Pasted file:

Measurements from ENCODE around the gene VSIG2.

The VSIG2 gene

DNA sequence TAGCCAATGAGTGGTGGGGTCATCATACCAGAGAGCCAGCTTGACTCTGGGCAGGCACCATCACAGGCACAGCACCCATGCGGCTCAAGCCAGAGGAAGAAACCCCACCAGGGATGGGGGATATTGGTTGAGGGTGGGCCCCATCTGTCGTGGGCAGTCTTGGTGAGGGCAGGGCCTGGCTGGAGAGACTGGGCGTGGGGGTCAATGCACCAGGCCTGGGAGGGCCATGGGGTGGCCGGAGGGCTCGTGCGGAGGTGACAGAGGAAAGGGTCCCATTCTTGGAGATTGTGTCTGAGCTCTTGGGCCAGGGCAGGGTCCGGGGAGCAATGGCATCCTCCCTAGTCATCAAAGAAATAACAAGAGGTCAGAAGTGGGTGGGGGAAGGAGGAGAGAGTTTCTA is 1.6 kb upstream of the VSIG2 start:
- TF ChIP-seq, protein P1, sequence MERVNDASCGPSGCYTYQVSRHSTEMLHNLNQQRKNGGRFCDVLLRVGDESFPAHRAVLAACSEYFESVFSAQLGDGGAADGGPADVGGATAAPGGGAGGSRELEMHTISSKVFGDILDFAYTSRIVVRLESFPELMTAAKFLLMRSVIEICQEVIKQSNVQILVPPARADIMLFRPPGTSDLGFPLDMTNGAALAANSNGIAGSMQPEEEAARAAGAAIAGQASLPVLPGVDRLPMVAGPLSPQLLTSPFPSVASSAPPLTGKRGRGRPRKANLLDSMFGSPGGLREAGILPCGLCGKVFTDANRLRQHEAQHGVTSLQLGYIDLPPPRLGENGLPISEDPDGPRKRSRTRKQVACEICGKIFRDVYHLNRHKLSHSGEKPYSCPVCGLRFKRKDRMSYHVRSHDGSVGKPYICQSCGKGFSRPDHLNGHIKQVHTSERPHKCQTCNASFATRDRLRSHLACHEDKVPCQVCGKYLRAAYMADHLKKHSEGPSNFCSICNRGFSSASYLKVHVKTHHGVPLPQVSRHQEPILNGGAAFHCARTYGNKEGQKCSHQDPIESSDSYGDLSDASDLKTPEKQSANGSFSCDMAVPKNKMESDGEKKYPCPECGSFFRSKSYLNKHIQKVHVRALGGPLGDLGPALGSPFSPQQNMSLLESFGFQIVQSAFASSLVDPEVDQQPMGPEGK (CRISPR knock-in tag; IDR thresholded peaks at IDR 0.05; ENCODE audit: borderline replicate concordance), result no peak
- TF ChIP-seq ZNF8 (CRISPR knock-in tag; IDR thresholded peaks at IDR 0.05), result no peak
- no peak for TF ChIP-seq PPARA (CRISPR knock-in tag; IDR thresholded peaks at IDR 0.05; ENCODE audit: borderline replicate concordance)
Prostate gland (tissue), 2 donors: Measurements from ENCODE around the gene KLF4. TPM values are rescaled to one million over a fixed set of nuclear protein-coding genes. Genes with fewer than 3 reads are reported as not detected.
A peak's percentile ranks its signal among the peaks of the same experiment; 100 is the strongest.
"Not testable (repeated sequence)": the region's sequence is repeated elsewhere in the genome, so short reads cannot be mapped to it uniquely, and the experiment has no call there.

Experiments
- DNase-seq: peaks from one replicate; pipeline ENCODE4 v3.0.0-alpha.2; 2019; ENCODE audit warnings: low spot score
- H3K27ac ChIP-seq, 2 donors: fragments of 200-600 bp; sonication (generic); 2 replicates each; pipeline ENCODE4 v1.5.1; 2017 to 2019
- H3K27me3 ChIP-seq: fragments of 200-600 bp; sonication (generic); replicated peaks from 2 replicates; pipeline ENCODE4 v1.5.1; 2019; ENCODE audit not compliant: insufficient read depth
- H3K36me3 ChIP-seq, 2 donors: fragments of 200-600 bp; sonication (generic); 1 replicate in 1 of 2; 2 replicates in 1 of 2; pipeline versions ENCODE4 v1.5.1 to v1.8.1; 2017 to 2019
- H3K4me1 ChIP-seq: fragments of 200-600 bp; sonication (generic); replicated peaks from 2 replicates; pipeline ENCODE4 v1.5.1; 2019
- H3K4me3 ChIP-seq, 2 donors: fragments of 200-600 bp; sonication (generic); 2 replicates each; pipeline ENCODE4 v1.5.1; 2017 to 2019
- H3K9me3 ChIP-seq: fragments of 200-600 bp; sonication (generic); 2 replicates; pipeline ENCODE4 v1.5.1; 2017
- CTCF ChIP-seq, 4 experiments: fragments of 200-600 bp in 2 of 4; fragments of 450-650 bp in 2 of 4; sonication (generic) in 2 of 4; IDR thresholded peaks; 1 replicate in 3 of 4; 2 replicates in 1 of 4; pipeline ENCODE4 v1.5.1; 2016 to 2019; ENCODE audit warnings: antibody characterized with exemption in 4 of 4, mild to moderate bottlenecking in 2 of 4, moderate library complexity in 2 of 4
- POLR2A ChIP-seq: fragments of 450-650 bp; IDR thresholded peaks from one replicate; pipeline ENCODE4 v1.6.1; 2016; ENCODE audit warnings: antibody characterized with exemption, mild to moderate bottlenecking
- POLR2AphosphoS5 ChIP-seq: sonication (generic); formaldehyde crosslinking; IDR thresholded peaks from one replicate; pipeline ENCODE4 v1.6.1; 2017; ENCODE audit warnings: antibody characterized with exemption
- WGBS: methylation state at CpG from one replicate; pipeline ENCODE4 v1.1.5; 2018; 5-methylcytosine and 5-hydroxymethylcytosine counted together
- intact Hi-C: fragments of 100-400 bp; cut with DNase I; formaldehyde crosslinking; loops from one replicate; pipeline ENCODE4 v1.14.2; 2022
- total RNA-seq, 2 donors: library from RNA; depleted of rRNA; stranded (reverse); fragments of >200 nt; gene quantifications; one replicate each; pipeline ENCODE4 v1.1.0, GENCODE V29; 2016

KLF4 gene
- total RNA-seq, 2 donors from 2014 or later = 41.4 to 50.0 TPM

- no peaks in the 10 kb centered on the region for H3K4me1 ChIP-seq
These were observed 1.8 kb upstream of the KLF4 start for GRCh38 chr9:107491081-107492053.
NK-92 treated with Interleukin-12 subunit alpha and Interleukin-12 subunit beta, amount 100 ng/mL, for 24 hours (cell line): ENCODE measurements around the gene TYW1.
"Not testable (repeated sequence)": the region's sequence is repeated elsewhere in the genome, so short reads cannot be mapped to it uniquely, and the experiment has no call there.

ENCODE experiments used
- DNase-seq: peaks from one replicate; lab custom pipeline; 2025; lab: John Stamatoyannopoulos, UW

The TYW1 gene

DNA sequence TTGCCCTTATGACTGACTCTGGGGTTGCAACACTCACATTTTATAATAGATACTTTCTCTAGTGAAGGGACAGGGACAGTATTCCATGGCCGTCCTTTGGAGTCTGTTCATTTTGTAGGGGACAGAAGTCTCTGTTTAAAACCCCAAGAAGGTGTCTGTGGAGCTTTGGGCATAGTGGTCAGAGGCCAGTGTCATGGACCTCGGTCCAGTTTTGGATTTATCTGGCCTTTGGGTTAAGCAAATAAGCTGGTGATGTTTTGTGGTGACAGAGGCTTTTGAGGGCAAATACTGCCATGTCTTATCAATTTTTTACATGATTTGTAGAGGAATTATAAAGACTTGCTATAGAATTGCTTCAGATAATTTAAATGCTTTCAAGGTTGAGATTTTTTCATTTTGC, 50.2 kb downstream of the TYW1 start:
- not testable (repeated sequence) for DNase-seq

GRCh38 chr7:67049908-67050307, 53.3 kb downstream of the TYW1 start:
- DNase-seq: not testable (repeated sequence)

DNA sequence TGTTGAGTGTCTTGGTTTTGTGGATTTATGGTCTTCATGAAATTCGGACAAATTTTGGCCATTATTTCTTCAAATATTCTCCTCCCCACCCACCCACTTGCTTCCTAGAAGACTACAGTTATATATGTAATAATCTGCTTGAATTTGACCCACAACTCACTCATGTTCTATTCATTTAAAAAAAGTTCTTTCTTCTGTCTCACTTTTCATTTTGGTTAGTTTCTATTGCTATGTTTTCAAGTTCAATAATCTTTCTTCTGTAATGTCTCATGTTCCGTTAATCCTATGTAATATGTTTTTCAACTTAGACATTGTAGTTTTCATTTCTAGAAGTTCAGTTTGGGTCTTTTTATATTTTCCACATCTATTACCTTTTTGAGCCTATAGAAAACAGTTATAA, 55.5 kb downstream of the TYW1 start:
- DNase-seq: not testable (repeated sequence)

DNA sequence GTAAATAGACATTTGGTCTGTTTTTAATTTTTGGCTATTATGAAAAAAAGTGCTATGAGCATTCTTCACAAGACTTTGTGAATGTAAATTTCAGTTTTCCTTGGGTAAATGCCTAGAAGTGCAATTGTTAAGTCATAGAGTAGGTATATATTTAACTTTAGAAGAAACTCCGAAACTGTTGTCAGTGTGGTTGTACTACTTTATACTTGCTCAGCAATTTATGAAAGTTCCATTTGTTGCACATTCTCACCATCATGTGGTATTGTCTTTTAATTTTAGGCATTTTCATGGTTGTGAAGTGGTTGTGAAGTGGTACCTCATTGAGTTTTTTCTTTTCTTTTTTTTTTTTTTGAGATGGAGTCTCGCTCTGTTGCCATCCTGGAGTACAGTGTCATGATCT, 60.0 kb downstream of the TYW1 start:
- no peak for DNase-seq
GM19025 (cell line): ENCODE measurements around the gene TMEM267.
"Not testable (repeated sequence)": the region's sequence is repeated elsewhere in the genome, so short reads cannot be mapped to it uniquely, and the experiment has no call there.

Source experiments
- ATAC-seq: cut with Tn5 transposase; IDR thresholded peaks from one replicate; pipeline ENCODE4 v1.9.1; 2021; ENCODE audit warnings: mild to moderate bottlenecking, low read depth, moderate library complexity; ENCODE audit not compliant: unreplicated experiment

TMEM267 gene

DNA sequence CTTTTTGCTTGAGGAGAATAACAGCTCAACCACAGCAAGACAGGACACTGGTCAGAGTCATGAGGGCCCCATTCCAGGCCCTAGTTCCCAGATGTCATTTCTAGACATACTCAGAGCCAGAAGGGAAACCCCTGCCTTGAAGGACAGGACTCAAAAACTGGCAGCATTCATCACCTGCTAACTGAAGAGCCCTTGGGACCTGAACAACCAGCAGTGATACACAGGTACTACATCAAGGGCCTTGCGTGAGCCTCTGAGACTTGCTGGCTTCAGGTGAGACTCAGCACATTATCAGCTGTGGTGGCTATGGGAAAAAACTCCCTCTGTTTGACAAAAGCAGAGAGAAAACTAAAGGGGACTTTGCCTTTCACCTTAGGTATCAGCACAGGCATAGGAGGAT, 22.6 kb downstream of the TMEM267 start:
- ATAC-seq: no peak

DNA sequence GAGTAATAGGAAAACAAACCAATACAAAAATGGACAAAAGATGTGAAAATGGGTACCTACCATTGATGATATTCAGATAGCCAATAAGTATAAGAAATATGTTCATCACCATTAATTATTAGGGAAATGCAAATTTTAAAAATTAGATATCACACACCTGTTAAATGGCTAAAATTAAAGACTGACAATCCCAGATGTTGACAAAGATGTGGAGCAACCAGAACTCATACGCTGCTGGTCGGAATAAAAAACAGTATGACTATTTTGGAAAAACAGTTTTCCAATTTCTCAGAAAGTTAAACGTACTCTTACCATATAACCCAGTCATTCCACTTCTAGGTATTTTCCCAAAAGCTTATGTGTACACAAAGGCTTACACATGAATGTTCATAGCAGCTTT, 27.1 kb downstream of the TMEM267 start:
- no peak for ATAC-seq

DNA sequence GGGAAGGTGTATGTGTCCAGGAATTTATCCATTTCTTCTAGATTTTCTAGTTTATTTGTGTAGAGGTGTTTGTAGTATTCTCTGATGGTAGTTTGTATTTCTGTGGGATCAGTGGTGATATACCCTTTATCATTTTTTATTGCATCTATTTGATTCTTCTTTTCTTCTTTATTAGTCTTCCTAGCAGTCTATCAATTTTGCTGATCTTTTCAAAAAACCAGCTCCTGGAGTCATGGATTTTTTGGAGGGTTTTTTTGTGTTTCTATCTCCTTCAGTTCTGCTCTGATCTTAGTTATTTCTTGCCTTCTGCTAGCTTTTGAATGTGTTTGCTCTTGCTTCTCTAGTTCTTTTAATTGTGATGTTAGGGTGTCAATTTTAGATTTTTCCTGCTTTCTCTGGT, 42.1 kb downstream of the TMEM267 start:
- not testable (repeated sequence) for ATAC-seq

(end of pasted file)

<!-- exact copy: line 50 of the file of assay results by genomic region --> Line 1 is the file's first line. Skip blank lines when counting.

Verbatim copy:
DNA sequence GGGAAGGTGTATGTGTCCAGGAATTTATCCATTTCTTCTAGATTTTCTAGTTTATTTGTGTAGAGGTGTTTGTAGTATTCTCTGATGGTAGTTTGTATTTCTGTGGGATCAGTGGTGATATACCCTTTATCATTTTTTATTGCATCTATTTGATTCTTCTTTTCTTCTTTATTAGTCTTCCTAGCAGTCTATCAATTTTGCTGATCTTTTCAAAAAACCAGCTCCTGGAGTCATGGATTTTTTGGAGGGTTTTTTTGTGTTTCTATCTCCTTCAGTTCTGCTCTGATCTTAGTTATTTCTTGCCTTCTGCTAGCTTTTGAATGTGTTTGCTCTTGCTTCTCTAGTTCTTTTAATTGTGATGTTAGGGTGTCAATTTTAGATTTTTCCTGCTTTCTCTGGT, 42.1 kb downstream of the TMEM267 start: